Sony Ericsson has been ranked as the most environmentally responsible electronics maker by Greenpeace, which also slammed Microsoft and Nintendo for their poor e-waste management efforts as well as for high levels of toxic materials in their electronics products.
On Monday Greenpeace released the sixth edition of its quarterly “Guide to Greener Electronics,” in which it ranks 18 leading electronics manufacturers on their efforts to eliminate toxic substances from their products and other efforts to be environmentally responsible.
The Greenpeace guide considers manufacturers’ efforts to curtail the use of materials such as vinyl plastics (PVC) and brominated flame retardants (BFRs) from their products. It also examines the companies’ other efforts, including various product takeback initiatives and discarded product recycling efforts. (The group’s methodology and criteria are available on its website.)
The most recent edition of the group’s ranking includes a number of new companies such as Phillips, Sharp, Nintendo and Microsoft, the market leaders in the television and game console spaces.
London-based Mobile handset maker Sony Ericsson received the first-place ranking because it plans to have all BFRs removed from its products by the start of 2008, and also because all its handsets have been free of PVC plastic since 2006. However, the company was penalized because it provided inaccurate information to consumers regarding its handset recycling efforts. Greenpeace investigators found that product takeback programs advertised in Thailand, Russia, Argentina and India were nonexistent.
Companies that received low scores on the Green Scorecard provide little or no information on the toxic materials found within their electronics products, or such products contain uncommonly high levels of such materials, according to Greenpeace. Low scores can also be a result of a lack of effective product takeback and recycling efforts on the part of companies.
The rankings are based on publicly available information, as well as Greenpeace communications with the manufacturers about recycling and product takeback programs. Iza Kruszewska, toxics campaigner at Greenpeace International, said in a statement that Greenpeace will continue to check up on companies’ “going green” claims. The Greenpeace scorecard ranking is as follows:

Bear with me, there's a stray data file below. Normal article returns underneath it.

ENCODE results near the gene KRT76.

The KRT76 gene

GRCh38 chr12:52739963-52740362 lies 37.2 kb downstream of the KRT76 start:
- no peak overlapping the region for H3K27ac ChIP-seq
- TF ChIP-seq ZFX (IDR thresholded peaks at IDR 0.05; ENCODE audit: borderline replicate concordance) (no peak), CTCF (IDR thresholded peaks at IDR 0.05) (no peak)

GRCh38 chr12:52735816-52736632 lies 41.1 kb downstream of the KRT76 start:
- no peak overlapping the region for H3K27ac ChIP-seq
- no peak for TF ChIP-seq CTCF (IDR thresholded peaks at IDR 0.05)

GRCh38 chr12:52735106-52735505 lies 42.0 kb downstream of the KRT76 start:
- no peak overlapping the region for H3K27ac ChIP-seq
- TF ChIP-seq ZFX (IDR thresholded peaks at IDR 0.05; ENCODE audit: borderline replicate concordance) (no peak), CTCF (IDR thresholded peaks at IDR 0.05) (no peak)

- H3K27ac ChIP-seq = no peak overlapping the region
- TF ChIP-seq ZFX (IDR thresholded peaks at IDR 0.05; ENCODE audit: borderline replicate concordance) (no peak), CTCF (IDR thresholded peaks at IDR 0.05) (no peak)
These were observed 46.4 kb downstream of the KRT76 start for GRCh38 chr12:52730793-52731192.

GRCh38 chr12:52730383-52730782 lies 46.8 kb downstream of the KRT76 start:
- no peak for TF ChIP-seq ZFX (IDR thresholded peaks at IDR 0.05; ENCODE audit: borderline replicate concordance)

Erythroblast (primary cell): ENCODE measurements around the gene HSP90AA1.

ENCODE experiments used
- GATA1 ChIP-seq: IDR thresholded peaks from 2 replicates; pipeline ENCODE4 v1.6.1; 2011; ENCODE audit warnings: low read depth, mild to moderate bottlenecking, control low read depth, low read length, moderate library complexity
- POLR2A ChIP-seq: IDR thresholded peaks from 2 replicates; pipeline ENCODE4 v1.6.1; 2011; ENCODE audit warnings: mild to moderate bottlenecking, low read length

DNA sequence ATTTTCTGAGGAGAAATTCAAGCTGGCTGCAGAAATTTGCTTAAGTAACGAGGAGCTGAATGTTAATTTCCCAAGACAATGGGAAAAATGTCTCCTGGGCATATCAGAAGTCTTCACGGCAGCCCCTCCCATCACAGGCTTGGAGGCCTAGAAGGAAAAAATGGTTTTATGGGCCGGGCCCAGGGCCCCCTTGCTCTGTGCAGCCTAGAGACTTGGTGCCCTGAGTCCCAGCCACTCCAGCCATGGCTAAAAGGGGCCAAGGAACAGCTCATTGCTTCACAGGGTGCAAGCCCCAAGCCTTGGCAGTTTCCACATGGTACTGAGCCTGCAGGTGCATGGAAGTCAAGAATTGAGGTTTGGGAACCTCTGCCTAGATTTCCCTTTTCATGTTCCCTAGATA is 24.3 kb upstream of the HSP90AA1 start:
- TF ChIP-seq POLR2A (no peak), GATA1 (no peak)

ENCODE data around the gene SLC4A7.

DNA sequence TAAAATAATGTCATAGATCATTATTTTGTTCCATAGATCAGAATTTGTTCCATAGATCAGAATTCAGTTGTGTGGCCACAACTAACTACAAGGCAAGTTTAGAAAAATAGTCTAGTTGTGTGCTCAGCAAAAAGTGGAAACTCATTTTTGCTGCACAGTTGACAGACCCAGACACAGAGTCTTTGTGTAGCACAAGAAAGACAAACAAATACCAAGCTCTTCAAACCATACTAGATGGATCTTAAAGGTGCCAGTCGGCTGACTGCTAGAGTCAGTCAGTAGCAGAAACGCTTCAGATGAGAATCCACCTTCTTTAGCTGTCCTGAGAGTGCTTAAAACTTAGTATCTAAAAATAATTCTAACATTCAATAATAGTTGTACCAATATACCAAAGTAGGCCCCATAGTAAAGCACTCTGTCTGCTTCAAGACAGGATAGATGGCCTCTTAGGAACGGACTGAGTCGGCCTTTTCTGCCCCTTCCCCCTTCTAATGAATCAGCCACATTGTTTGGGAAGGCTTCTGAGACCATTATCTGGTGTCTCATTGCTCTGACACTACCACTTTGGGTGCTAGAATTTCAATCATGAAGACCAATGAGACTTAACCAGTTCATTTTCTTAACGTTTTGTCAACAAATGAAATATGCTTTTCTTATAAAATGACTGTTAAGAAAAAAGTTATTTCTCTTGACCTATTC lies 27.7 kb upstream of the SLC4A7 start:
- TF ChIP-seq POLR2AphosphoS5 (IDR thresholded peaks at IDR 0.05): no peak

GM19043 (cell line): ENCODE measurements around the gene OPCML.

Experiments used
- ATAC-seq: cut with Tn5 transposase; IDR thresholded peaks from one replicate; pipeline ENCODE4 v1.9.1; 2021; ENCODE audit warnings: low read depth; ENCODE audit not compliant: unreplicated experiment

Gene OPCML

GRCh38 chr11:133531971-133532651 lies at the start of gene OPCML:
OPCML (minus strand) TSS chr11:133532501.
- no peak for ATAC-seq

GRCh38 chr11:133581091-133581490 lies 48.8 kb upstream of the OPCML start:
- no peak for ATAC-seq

— Sony Ericsson, up from second place in the last edition of the guide
— Samsung, up from eighth
— Sony, up from sixth
— Dell, down from third-place tie with Lenovo; Lenovo, down from third-place tie with Dell
— Toshiba, up from 10th
— LG Electronics, down from fifth
— Fujitsu-Siemens, down from eighth
— Nokia, down from the number-one slot
— HP, up from 13th
— Apple, up from the 12th-place tie with Acer
— Acer, down from the 12th-place tie with Apple
— Panasonic, up from 14th
— Motorola, down from ninth place
— Sharp, first time in the ranking
— Microsoft, first time in the ranking
— Phillips, first time in the ranking
— Nintendo, first time in the ranking
Nokia, which has held one of the top two slots in all of Greenpeace’s last five rankings, fell to ninth place, due in large part to “corporate misbehavior” related to its product takeback and recycling efforts. Greenpeace investigators found confusing information about such programs that were advertised on the Web for Thailand, the Philippines, Russia, Argentina and India. Nokia employees in these areas were also unaware of any such programs, according to Greenpeace. The Finnish company also lost points for poor reporting related to the amounts of discarded handsets it’s recycling.
Also noteworthy is the fact that Microsoft, maker of the Xbox 360 gaming console, scored badly in the majority of Greenpeace’s waste criteria, including the fact that all its gaming products included both PVC plastics and BFRs, and it doesn’t currently offer any form of voluntary takeback program. Microsoft also reports on only the amounts of e-waste it recycles in Europe and not other regions of the world, according to the guide. Japan’s Nintendo, maker of the Wii gaming system, received the lowest score possible in all hazardous materials removal and product recycling criteria–meaning it provides little or no information about the hazardous materials used within its product or about its recycling efforts–along with the last-place ranking overall.
Nintendo responded by saying it was surprised by the report and that it complies with all “relevant regulations,” and that it had even created its own “Green Procurement Standard” for its suppliers according to SPOnG, a gaming website.
The Greener Electronics guide will be updated every three months, and firms’ rankings will reflect their improvements–or lack thereof–in reducing the level of toxic substances used within their products and their recycling efforts. The fifth edition of Greenpeace’s Guide to Greener Electronics was released in September.